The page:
Environs of London. Western division

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Page 264 - To hear the lark begin his flight, And, singing, startle the dull night, From his watch-tower in the skies, Till the dappled dawn doth rise; Then to come, in spite of sorrow, And at my window bid good-morrow, Through the sweetbriar or the vine, Or the twisted eglantine...
Page 297 - That every man, with him, was God or devil. In squandering wealth was his peculiar art; Nothing went unrewarded, but desert. Beggar'd by fools, whom still he found too late ; He had his jest, and they had his estate.
Page 263 - Alas! what boots it with incessant care To tend the homely slighted shepherd's trade, And strictly meditate the thankless Muse? Were it not better done as others use, To sport with Amaryllis in the shade, Or with the tangles of Neaera's hair?
Page 231 - I can tell the particular little chance that filled my head first with such chimes of verse as have never since left ringing there. For I remember when I began to read, and...
Page 5 - Earth has not anything to show more fair: Dull would he be of soul who could pass by A sight so touching in its majesty: This city now doth, like a garment, wear The beauty of the morning; silent, bare Ships, towers, domes, theatres. and temples lie Open unto the fields and to the sky; All bright and glittering in the smokeless air. Never did sun more beautifully steep In his first splendour, valley, rock, or hill; Ne'er saw I, never felt, a calm so deep!
Page 297 - Was everything by starts and nothing long ; But in the course of one revolving moon Was chemist, fiddler, statesman, and buffoon ; Then all for women, painting, rhyming, drinking, Besides ten thousand freaks that died in thinking. Blest madman, who could every hour employ With something new to wish or to enjoy...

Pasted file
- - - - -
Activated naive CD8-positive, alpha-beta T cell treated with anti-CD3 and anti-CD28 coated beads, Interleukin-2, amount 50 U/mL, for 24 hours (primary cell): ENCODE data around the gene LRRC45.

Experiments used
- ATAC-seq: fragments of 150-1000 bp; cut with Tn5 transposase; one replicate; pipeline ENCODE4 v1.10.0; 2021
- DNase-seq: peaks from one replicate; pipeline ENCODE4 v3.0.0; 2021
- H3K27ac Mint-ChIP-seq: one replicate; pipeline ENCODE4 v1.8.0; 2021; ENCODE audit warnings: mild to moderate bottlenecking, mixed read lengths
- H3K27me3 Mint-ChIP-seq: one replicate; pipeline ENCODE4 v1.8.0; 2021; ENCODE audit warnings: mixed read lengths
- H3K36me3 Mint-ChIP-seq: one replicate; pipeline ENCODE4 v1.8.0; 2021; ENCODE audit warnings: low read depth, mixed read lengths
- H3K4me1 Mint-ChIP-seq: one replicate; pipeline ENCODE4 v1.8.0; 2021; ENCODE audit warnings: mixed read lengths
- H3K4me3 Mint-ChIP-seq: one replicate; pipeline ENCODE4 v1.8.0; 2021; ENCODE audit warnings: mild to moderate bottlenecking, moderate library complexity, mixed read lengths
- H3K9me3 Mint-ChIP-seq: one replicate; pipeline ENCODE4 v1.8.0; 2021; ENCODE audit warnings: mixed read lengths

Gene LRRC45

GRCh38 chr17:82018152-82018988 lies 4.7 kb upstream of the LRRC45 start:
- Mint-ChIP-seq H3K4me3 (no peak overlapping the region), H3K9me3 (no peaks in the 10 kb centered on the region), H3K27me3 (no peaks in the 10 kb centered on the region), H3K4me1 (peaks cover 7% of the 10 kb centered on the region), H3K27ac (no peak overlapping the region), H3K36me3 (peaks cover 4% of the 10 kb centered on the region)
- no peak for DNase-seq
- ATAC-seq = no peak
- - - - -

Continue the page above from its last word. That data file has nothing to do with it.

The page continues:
Page 263 - Fame is the spur that the clear spirit doth raise (That last infirmity of noble mind) To scorn delights, and live laborious days ; But the fair guerdon when we hope to find, And think to burst out into sudden blaze, Comes the blind Fury with the abhorred shears, And slits the thin-spun life.
Page 272 - My eye descending from the Hill, surveys Where Thames among the wanton valleys strays: Thames! the most loved of all the Ocean's sons By his old sire, to his embraces runs, Hasting to pay his tribute to the sea, Like mortal life to meet eternity...
Page 5 - Earth has not anything to show more fair : Dull would he be of soul who could pass by A sight so touching in its majesty: This City now doth, like a garment, wear The beauty of the morning; silent, bare, Ships, towers,, domes, theatres, and temples lie Open unto the fields, and to the sky; All bright and glittering in the smokeless air.
Page 147 - In full-blown dignity, see Wolsey stand, Law in his voice, and fortune in his hand: To him the church, the realm, their pow'rs consign, Thro...

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